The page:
President Moon Jae-in's special envoys began embarking on trips Wednesday to discuss possible summit talks between the new South Korean leader and his counterparts in the United States, Japan, China and Russia.
Rep. Moon Hee-sang of the ruling Democratic Party headed to Tokyo where he was expected to meet with top Japanese leaders, possibly including Prime Minister Shinzo Abe.
Moon's special envoy to the United States was set to depart later Wednesday while a special envoy to China will fly to Beijing on Thursday, according to officials from the presidential office Cheong Wa Dae.
Departures by the presidential envoys to Russia and the European Union are scheduled for next week or later, they added.
Most of the special envoys were named shortly after Moon's telephone conversations with the leaders of their host nations, during which he promised additional discussions over summit talks and other urgent issues, such as North Korea's provocations.
The special envoy to Japan was widely expected to focus on bilateral issues, rather than a summit.
The relationship between South Korea and Japan deteriorated after Tokyo recalled its chief of its diplomatic mission and consul general in protest against the erection of a statue symbolizing Korean victims of sexual slavery by the Japanese military during World War II.
Japan argued the erection of the statue violated the countries' 2015 agreement, which it claims has given it a clean slate from its war atrocities in exchange for the 1 billion yen (US$8.8 million) it will provide under the agreement to a support group for Korean victims of sexual slavery.
The Japanese ambassador and consul general returned here early last month after nearly three months.
Moon, however, has repeatedly stressed a need to at least renegotiate the 2015 agreement with Tokyo throughout his election campaign.
During his telephone conversation with the Japanese prime minister following his election and inauguration last week, the new South Korean president flatly laid out that most of his people could not accept or agree with the agreement signed by the former conservative Park Geun-hye administration.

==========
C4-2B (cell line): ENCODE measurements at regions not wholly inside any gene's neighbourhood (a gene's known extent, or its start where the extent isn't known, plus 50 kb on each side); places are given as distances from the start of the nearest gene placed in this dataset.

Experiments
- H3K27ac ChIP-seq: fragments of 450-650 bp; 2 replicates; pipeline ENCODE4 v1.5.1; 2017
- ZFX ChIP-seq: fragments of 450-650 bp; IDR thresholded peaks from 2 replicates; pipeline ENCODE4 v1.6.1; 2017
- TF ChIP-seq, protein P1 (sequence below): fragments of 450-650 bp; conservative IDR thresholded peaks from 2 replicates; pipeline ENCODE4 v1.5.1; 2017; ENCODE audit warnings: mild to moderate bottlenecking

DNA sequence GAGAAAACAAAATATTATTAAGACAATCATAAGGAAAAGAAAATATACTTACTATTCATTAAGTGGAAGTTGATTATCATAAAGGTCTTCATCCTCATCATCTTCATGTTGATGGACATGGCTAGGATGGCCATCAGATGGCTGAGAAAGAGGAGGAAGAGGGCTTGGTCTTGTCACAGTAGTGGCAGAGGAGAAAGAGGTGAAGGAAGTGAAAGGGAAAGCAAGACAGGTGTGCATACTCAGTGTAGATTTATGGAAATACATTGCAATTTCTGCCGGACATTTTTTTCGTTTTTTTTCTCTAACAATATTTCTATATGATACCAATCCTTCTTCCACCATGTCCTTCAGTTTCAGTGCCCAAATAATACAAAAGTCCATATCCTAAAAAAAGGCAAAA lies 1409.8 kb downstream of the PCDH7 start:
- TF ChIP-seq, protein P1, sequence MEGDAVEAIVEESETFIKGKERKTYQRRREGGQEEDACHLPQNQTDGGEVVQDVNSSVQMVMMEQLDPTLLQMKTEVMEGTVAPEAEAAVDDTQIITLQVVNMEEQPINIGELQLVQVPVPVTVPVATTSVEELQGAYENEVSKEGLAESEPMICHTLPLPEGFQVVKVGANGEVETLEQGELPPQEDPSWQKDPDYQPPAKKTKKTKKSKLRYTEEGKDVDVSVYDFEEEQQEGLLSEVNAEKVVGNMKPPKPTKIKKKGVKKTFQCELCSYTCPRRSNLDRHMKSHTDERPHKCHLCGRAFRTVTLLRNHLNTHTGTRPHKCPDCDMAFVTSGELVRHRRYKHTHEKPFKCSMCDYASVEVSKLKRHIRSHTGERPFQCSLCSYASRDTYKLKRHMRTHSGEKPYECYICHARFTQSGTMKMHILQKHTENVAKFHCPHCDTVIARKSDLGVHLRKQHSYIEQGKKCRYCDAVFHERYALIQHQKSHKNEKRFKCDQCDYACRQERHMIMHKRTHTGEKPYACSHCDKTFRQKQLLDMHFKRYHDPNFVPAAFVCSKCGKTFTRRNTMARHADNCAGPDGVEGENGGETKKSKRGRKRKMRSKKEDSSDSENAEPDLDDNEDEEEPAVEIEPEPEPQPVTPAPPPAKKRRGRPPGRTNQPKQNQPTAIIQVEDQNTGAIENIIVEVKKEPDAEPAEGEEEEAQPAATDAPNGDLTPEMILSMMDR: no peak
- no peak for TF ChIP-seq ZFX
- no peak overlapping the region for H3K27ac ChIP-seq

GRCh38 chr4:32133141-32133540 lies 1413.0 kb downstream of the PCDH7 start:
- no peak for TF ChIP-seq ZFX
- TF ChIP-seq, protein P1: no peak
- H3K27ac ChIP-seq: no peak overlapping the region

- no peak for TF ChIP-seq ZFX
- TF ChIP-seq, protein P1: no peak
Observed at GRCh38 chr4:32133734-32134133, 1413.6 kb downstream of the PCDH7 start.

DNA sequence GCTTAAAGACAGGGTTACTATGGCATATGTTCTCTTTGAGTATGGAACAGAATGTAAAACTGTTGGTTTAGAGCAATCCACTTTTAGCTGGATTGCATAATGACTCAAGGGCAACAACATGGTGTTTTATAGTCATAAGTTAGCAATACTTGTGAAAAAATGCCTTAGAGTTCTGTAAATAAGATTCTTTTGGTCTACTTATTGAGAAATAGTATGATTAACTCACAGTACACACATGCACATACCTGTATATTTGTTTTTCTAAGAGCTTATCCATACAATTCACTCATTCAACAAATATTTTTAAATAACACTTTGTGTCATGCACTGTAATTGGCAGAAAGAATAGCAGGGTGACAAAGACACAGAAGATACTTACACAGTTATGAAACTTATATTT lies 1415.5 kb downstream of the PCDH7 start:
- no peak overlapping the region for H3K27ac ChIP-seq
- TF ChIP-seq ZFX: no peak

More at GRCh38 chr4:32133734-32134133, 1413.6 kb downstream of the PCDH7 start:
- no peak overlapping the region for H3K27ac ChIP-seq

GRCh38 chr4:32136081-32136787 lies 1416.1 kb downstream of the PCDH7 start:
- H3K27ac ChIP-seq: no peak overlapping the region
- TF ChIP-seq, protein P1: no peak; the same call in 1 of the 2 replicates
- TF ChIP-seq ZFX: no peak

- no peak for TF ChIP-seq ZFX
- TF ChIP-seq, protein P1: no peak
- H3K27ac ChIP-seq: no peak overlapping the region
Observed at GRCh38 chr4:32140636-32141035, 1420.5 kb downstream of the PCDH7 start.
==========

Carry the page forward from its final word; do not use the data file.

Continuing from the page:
Instead, he urged Abe to honor previous statements released by former Japanese leaders, such as Yohei Kono, who had acknowledged and apologized for Japan's wartime sexual slavery of Asian women, according to Yoon Young-chan, Moon's chief press secretary.
Still, the new South Korean president has also stressed the need for increased cooperation between Seoul and Tokyo to deal with the communist North.
"(President Moon) said he saw a need for the two countries to work together and wisely overcome historical disputes, including the comfort women issue, while separately continuing their joint efforts to deal with the North Korean nuclear issue," Yoon said earlier.
Hong Seok-hyun, a special envoy to the United States, was also set to leave for Washington later Wednesday.
The former ambassador to the United States was expected to fine-tune the agenda and schedule for a summit between Moon and his U.S. counterpart Donald Trump already set to be held in Washington next month.
The South Korean president is also sending special envoys to China and Russia.
A special envoy to the European Union was set to double as an envoy to Germany. The president has also named Archbishop Kim Hee-joong as his special envoy to the Vatican. (Yonhap)